Vancouver Whitecaps

Report Card: Lessons Learned in Loss to Tigres


Although it was a frustrating way to exit continental competition, there’s probably no better way to get ready for the regular season than playing two legs against Tigres UANL in the height of mid-season form.

The final score on Wednesday night in Monterrey, 3-0 (4-1 on aggregate), was not an accurate reflection of how tight these two teams played one another over the course of 180+ minutes these past two weeks, although it is an accurate reflection of just how ruthless the top teams in CONCACAF can be, and just how much the Whitecaps will rue missing so many chances before conceding in the 51st minute down in Mexico.

Overall, the Whitecaps should come away from this tie very encouraged about their progression towards the start of the regular season with some valuable lessons in hand, knowing there is still work to do as they push to be more clinical in maximizing their positive play, and understanding where they still have some holes to fill in terms of players and tactics.

Alright, let’s have a look at the player ratings:

Yohei Takaoka – 6.5

All things considered, this was a good tie for the Japanese keeper, who showed better command of his box than we saw most of last season, especially against a team known for their prowess from corners and set plays. Not much he could do on the three Tigres goals in this one.

Mathias Laborda – 7.5

Dare I say Laborda may have been Vancouver’s best player across the two legs? The Uruguayan appears to be picking things up where he left off at the end of last year – growing in confidence defending 1v1, as well as carrying the ball up the pitch effectively.

Ranko Veselinovic – 6.0

Can’t say I noticed too much from Ranko in this one. That being said, Vancouver was good defensively up until the point they changed shape and were pushing for goals near the end of the match. He does, however, remain well below average in terms of winning aerial duels, which is a bit of a problem for his position in the back three.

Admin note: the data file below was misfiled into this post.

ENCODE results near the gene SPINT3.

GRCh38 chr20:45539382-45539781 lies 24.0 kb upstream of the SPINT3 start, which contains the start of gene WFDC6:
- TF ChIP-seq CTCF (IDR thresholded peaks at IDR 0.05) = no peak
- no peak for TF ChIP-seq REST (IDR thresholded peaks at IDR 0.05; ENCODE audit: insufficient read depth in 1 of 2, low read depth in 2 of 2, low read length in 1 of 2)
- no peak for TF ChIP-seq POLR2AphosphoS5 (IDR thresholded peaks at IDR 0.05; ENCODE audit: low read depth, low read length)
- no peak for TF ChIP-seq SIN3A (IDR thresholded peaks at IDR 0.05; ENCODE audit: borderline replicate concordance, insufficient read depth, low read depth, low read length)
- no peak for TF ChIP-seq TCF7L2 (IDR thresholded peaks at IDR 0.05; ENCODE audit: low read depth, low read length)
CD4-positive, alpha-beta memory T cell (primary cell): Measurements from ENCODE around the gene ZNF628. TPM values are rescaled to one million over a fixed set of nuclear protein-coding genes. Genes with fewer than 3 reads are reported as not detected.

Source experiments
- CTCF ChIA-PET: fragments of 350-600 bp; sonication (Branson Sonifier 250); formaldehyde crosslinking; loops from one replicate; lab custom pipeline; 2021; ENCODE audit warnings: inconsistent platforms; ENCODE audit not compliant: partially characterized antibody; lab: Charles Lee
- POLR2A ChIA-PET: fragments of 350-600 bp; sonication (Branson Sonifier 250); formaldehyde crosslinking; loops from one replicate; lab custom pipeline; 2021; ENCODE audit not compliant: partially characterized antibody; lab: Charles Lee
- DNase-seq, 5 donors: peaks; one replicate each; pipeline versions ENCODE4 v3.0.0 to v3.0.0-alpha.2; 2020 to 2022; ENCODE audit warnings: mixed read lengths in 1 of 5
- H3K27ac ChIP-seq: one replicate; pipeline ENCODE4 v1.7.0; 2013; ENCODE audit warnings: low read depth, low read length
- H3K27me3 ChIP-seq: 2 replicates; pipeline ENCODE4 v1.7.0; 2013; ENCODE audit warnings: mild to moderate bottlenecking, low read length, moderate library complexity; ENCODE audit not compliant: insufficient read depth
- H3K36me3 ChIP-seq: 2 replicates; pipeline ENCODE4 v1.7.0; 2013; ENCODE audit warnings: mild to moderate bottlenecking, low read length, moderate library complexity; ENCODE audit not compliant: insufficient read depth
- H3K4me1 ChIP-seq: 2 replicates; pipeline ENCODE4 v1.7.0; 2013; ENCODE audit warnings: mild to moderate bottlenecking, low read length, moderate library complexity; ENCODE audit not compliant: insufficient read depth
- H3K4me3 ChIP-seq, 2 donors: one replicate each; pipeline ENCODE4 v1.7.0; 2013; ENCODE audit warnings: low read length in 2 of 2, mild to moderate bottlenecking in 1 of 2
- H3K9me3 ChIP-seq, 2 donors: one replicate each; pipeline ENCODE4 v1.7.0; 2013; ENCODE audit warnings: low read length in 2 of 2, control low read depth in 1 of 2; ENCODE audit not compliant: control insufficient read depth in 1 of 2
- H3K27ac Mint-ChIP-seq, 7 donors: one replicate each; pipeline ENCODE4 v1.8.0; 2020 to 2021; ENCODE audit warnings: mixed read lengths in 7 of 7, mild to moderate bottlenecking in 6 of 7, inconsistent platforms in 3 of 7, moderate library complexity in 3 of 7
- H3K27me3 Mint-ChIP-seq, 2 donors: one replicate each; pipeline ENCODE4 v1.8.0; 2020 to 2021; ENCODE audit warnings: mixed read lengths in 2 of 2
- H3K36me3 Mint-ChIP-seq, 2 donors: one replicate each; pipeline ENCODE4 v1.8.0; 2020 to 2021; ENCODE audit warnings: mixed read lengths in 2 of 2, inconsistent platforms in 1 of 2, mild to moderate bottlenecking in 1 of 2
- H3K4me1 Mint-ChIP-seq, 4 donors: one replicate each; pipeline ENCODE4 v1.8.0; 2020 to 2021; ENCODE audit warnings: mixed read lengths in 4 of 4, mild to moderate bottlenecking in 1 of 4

Tristan Blackmon – 6.5

Was it just me, or did it feel like Blackmon covered a ton of ground in this match? The American was a busy man with how much Tigres looked to force the issue in wide areas, especially when Vancouver’s wing backs pushed forward. Given all the home side threw at him, he held up quite well.

Andres Cubas – 7.0

The defensive midfielder’s ability to remain involved physically while on a yellow card was really impressive. He had a couple of nice moments spreading the pitch with long balls, while also chipping in with his customary tackles and interceptions on the defensive end.

Alessandro Schopf – 6.0

After a really rough showing in Langford, it was a bit surprising to see the Austrian back in the starting XI down in Mexico. Obviously, it was not clear until after the lineup came out that this was most likely due to Vite’s fitness status rather than a tactical decision. Nonetheless, Schopf acquitted himself decently in this one. He was almost perfect with his passing, got stuck in a couple of times defensively, and the match remained pretty even in his 61 minutes on the pitch. The issue remains that Schopf is not a difference maker at his position in this system, and unless that changes, I imagine he will be passed over in favour of other options come the regular season.